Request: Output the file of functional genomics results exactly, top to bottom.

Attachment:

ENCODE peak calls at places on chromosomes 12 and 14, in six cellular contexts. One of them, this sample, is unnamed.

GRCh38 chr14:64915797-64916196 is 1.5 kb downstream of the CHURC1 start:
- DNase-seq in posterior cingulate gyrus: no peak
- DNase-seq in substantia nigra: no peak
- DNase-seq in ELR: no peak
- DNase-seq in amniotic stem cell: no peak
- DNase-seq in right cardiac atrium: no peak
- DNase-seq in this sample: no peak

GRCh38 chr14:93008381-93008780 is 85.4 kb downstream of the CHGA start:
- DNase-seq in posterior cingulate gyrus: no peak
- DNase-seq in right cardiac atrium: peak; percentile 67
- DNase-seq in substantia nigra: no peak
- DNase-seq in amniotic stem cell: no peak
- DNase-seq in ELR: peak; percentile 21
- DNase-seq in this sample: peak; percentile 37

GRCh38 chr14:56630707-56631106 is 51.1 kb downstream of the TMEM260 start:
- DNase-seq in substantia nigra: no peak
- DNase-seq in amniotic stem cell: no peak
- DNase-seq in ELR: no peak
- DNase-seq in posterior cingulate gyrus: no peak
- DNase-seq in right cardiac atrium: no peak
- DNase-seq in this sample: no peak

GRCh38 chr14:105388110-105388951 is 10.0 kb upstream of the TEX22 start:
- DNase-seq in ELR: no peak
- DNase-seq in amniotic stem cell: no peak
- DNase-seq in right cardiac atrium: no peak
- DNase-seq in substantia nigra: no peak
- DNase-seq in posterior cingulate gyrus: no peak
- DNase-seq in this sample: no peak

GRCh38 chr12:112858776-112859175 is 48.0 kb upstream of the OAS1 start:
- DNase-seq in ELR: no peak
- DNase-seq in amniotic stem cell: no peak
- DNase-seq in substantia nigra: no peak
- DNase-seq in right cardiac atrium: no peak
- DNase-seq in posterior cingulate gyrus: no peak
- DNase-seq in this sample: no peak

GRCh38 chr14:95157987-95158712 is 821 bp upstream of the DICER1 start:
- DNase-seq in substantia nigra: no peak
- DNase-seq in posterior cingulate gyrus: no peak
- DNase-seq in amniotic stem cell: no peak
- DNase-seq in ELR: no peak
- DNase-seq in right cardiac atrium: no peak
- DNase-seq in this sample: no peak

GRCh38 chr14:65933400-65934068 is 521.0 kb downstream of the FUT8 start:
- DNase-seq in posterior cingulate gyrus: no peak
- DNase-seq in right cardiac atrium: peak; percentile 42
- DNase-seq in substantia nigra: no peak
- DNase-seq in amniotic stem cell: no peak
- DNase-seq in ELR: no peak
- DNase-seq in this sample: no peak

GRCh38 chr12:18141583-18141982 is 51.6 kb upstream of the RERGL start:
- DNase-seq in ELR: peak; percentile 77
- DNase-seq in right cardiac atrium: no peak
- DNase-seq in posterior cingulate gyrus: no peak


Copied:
ENCODE peak calls at places on chromosomes 12 and 14, in six cellular contexts. One of them, this sample, is unnamed.

GRCh38 chr14:64915797-64916196 is 1.5 kb downstream of the CHURC1 start:
- DNase-seq in posterior cingulate gyrus: no peak
- DNase-seq in substantia nigra: no peak
- DNase-seq in ELR: no peak
- DNase-seq in amniotic stem cell: no peak
- DNase-seq in right cardiac atrium: no peak
- DNase-seq in this sample: no peak

GRCh38 chr14:93008381-93008780 is 85.4 kb downstream of the CHGA start:
- DNase-seq in posterior cingulate gyrus: no peak
- DNase-seq in right cardiac atrium: peak; percentile 67
- DNase-seq in substantia nigra: no peak
- DNase-seq in amniotic stem cell: no peak
- DNase-seq in ELR: peak; percentile 21
- DNase-seq in this sample: peak; percentile 37

GRCh38 chr14:56630707-56631106 is 51.1 kb downstream of the TMEM260 start:
- DNase-seq in substantia nigra: no peak
- DNase-seq in amniotic stem cell: no peak
- DNase-seq in ELR: no peak
- DNase-seq in posterior cingulate gyrus: no peak
- DNase-seq in right cardiac atrium: no peak
- DNase-seq in this sample: no peak

GRCh38 chr14:105388110-105388951 is 10.0 kb upstream of the TEX22 start:
- DNase-seq in ELR: no peak
- DNase-seq in amniotic stem cell: no peak
- DNase-seq in right cardiac atrium: no peak
- DNase-seq in substantia nigra: no peak
- DNase-seq in posterior cingulate gyrus: no peak
- DNase-seq in this sample: no peak

GRCh38 chr12:112858776-112859175 is 48.0 kb upstream of the OAS1 start:
- DNase-seq in ELR: no peak
- DNase-seq in amniotic stem cell: no peak
- DNase-seq in substantia nigra: no peak
- DNase-seq in right cardiac atrium: no peak
- DNase-seq in posterior cingulate gyrus: no peak
- DNase-seq in this sample: no peak

GRCh38 chr14:95157987-95158712 is 821 bp upstream of the DICER1 start:
- DNase-seq in substantia nigra: no peak
- DNase-seq in posterior cingulate gyrus: no peak
- DNase-seq in amniotic stem cell: no peak
- DNase-seq in ELR: no peak
- DNase-seq in right cardiac atrium: no peak
- DNase-seq in this sample: no peak

GRCh38 chr14:65933400-65934068 is 521.0 kb downstream of the FUT8 start:
- DNase-seq in posterior cingulate gyrus: no peak
- DNase-seq in right cardiac atrium: peak; percentile 42
- DNase-seq in substantia nigra: no peak
- DNase-seq in amniotic stem cell: no peak
- DNase-seq in ELR: no peak
- DNase-seq in this sample: no peak

GRCh38 chr12:18141583-18141982 is 51.6 kb upstream of the RERGL start:
- DNase-seq in ELR: peak; percentile 77
- DNase-seq in right cardiac atrium: no peak
- DNase-seq in posterior cingulate gyrus: no peak